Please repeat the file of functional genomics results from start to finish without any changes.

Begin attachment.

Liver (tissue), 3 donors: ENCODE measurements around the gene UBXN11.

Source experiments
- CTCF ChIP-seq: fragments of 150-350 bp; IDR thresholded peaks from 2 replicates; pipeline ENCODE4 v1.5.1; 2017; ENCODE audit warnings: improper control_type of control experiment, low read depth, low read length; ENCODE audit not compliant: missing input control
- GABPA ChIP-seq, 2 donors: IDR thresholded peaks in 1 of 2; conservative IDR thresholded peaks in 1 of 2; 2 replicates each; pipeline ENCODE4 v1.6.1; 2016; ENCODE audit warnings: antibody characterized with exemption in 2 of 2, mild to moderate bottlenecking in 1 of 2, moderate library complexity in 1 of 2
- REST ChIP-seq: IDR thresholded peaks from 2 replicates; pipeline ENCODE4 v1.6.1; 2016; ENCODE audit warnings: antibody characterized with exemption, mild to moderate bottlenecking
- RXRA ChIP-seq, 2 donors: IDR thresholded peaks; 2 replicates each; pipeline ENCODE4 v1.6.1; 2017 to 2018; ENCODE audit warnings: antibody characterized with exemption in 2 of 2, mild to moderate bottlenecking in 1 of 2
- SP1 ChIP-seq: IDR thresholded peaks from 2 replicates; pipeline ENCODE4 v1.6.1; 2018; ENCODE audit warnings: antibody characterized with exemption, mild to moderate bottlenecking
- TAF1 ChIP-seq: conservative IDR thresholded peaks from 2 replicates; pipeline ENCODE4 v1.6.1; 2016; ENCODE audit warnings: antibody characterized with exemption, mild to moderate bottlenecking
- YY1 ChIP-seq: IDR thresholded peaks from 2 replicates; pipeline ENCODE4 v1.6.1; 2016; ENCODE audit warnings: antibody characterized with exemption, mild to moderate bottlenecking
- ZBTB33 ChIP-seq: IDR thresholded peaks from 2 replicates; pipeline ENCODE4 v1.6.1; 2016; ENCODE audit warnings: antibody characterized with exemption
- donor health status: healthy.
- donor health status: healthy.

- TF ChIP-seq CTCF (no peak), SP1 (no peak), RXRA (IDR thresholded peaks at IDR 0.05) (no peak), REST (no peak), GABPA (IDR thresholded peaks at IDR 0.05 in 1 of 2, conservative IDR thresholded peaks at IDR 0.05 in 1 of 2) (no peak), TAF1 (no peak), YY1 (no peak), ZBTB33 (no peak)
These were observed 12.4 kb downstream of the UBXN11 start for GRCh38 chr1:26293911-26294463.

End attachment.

Liver (tissue), 3 donors: ENCODE measurements around the gene UBXN11.

Source experiments
- CTCF ChIP-seq: fragments of 150-350 bp; IDR thresholded peaks from 2 replicates; pipeline ENCODE4 v1.5.1; 2017; ENCODE audit warnings: improper control_type of control experiment, low read depth, low read length; ENCODE audit not compliant: missing input control
- GABPA ChIP-seq, 2 donors: IDR thresholded peaks in 1 of 2; conservative IDR thresholded peaks in 1 of 2; 2 replicates each; pipeline ENCODE4 v1.6.1; 2016; ENCODE audit warnings: antibody characterized with exemption in 2 of 2, mild to moderate bottlenecking in 1 of 2, moderate library complexity in 1 of 2
- REST ChIP-seq: IDR thresholded peaks from 2 replicates; pipeline ENCODE4 v1.6.1; 2016; ENCODE audit warnings: antibody characterized with exemption, mild to moderate bottlenecking
- RXRA ChIP-seq, 2 donors: IDR thresholded peaks; 2 replicates each; pipeline ENCODE4 v1.6.1; 2017 to 2018; ENCODE audit warnings: antibody characterized with exemption in 2 of 2, mild to moderate bottlenecking in 1 of 2
- SP1 ChIP-seq: IDR thresholded peaks from 2 replicates; pipeline ENCODE4 v1.6.1; 2018; ENCODE audit warnings: antibody characterized with exemption, mild to moderate bottlenecking
- TAF1 ChIP-seq: conservative IDR thresholded peaks from 2 replicates; pipeline ENCODE4 v1.6.1; 2016; ENCODE audit warnings: antibody characterized with exemption, mild to moderate bottlenecking
- YY1 ChIP-seq: IDR thresholded peaks from 2 replicates; pipeline ENCODE4 v1.6.1; 2016; ENCODE audit warnings: antibody characterized with exemption, mild to moderate bottlenecking
- ZBTB33 ChIP-seq: IDR thresholded peaks from 2 replicates; pipeline ENCODE4 v1.6.1; 2016; ENCODE audit warnings: antibody characterized with exemption
- donor health status: healthy.
- donor health status: healthy.

- TF ChIP-seq CTCF (no peak), SP1 (no peak), RXRA (IDR thresholded peaks at IDR 0.05) (no peak), REST (no peak), GABPA (IDR thresholded peaks at IDR 0.05 in 1 of 2, conservative IDR thresholded peaks at IDR 0.05 in 1 of 2) (no peak), TAF1 (no peak), YY1 (no peak), ZBTB33 (no peak)
These were observed 12.4 kb downstream of the UBXN11 start for GRCh38 chr1:26293911-26294463.